As the cable car headed towards the mainland and passed the first supporting tower, Mr Singh felt the first jolt.
The cable car then started to swing so violently that Mr Singh's grandmother stood and started to pray loudly, clinging to the centre pole. Mr Singh looked out and saw the cable car behind them swinging precariously. It was one of the cars that would eventually fall to the water below.
"I was basically in a state of shock. I had no idea what happened, what was going on and the severity of the incident," he said.
In less than 30 seconds, Mr Singh felt a second, stronger jolt. This time, Mr Singh's godfather stood and grabbed one of Mr Singh's cousins, who was two years old. The cable car oscillated wildly, somersaulting and flinging its doors open.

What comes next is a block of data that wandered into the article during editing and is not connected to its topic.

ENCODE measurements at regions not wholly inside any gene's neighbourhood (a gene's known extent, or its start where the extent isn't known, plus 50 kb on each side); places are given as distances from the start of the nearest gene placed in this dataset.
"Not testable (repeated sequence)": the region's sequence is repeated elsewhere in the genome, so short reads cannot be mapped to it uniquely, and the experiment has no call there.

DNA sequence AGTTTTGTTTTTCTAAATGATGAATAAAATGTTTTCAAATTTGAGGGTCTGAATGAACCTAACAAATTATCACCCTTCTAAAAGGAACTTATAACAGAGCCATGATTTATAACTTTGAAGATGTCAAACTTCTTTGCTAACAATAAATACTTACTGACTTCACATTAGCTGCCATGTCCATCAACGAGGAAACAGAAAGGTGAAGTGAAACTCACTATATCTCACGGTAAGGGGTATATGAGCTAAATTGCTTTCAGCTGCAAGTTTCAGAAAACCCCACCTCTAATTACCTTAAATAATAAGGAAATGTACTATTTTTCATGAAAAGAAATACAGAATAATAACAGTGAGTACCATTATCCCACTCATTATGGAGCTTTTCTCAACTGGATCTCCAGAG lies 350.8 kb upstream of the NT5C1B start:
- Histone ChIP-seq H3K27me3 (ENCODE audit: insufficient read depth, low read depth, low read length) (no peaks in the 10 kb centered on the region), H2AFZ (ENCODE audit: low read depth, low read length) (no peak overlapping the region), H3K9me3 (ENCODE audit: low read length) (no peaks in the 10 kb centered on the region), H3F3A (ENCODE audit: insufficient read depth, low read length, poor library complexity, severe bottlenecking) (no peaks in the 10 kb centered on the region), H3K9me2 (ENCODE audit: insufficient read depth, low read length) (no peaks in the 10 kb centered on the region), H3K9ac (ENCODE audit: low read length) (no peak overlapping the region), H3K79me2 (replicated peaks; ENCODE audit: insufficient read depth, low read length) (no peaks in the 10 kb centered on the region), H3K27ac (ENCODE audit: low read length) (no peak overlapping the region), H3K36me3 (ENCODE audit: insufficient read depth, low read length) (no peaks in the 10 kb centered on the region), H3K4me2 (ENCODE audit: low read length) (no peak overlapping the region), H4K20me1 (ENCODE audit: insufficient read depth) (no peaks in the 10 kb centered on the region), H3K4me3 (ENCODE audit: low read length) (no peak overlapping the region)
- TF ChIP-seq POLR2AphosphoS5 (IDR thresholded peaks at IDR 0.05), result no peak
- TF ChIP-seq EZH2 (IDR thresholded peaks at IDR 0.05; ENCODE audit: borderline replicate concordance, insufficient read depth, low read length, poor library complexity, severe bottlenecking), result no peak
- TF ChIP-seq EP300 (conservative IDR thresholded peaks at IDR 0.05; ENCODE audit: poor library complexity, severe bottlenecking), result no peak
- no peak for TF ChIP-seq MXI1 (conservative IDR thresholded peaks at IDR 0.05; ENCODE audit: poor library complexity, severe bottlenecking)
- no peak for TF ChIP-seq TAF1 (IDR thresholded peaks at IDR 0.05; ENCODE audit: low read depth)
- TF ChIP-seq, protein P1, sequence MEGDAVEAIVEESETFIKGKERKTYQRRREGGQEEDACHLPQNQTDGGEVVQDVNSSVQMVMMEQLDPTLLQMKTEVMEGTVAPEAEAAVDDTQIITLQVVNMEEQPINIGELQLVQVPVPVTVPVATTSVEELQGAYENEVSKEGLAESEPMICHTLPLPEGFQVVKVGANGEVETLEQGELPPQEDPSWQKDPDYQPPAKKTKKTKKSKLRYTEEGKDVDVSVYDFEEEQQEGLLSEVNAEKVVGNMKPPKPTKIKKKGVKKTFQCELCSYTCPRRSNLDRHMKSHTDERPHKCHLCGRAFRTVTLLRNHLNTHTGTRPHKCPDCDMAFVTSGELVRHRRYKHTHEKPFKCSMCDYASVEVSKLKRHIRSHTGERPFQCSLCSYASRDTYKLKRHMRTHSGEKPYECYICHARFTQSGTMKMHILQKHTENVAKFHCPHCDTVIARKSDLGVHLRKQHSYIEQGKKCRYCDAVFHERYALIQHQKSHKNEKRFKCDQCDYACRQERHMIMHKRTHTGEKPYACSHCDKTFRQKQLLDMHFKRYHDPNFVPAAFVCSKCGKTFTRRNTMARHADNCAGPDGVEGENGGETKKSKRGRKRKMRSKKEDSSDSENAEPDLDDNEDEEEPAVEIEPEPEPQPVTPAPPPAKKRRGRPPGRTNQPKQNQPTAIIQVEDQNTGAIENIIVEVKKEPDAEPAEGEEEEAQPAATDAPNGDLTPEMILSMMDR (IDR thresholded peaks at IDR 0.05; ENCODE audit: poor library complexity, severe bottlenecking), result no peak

Mr Singh's godfather fell out of the car, but not before he threw Mr Singh's cousin to his grandmother. The grandmother held onto the child, but she too lost her footing. Both of them fell out.
"The impact was so bad that I sustained injuries in my head – I'm not sure to what extent. My godmother had a broken left arm, and her spine was badly injured also," Mr Singh said, his voice breaking.
Mr Singh remembers blacking out and only regaining consciousness hours later on the floor, noticing that the sky had fallen dark and the cable car was banged up.
"When they fell, for 25 years I would say I had no idea what happened to them and everything, because I was (above in the cable car)," he added.